In January 2020, there was a surge of escapees from armed groups in northeastern Democratic Republic of Congo (DRC), eastern Central African Republic (CAR), and Sudan. Over the course of two weeks in January, 12 individuals escaped from armed groups, including nine children. Five other individuals, including two children, escaped from the Lord’s Resistance Army (LRA) in February 2020. Of these 17 escapees, at least 15 escaped from LRA groups operating across the region, including Joseph Kony’s group near Darfur, Sudan.

In many ways, Invisible Children is enabled to respond to this surge in LRA and other armed group escapes and provide support to returnees by the USAID-funded Community Resilience in Central Africa (CRCA) Activity. By supporting Peace Committees in 144 communities across the region and as well as an Early Warning System which more than 142 communities use to share security information, CRCA has made it possible for local communities to act as effective first responders and to alert Invisible Children when someone escapes from an armed group nearby. 

Invisible Children staff facilitate twice daily security calls, using the CRCA-supported early warning system. Communities use these calls to report LRA escapees in need of Invisible Children support.

Through CRCA, Invisible Children provides training to local Peace Committees on encouraging defection and protocols to follow when an escapee arrives in their community including the use of the Early Warning System to alert Invisible Children to the presence of escapees. To further encourage community acceptance of escapees and defectors, who often face stigma when they return home, CRCA also holds community screenings of the film, They Came at Night, along with post-screening discussions to sensitize communities on the plight of escapees and how community members can support their return and integration. 

Once communities alert Invisible Children to the presence of an armed group escapee in need of support, Invisible Children works with members of the Peace Committee to collect additional details, arrange for their immediate care within the community and, oftentimes, begin to arrange for the escapee to be relocated to a secure location, where they can be placed with an Invisible Children-trained host family. Once the returnee’s immediate care is arranged, the Early Warning System is used to locate their family, and begin the process of arranging their travel home. Returnees are often able to speak to their loved ones using the early warning system, which not only instills a sense of hope in returnees and their families, it also helps jumpstart the reintegration process.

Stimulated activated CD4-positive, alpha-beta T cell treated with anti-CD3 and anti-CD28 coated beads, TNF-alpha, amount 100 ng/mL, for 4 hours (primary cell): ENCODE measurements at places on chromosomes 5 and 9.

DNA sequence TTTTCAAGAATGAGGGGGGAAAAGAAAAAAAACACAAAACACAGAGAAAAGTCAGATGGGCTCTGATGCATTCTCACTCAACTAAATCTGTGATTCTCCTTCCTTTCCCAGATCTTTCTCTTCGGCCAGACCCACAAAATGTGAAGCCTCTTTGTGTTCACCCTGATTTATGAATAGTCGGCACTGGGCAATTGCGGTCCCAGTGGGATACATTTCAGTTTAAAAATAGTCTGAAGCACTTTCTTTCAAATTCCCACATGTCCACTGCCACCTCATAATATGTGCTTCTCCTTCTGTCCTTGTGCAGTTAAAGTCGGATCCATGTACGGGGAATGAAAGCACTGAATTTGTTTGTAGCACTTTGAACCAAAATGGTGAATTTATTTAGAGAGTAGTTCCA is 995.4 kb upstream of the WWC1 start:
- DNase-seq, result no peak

LRA escapees are placed with Invisible Children-trained host families, who care for escapees as they wait to be reunited with their families.

Invisible Children’s work to support LRA escapees provides a unique opportunity to understand LRA groups and identify trends in LRA group activity. LRA escapees can often provide vital information on the locations, activities, and dynamics of LRA groups during de-brief interviews conducted by trained Invisible Children staff. The information collected in these interviews is then reviewed and triangulated by Invisible Children’s Crisis Tracker and Conflict Analysis team. These first-hand reports are essential for monitoring LRA activity and anticipating movements and operations that threaten civilian populations, as well as wildlife in the region. In particular, information gathered from recent escapees from Joseph Kony’s LRA group, confirms that the leader is aging but in good health and continues to operate along the border of eastern CAR and Sudan’s Darfur region. 

Additionally, escapees often provide insights into the readiness of other members of their group to defect. Recent escapees, noted that some combatants would be willing to defect but are scared to do so as they do not know what would happen to them once they do. These reports signal the need for defection messaging, a proven tool for encouraging LRA defections, to explain the return process and assure potential defectors of their safety if they were to defect.

As LRA captives continue to escape, Invisible Children remains committed to providing support to all those who need it. Using the tools made available by the USAID-funded CRCA Activity, Invisible Children leverages the support of donors around the world to coordinate immediate care, locate the families of escapees, and ultimately bring them home.

You can help make this possible by donating to support Invisible Children’s work today.


CRCA programs described in this blog are made possible with the support of the American People through the United States Agency for International Development (USAID). CRCA programs do not include support to LRA returnees described in this post.

The contents of this post are the sole responsibility of Invisible Children and do not necessarily reflect the views of USAID or the United States Government.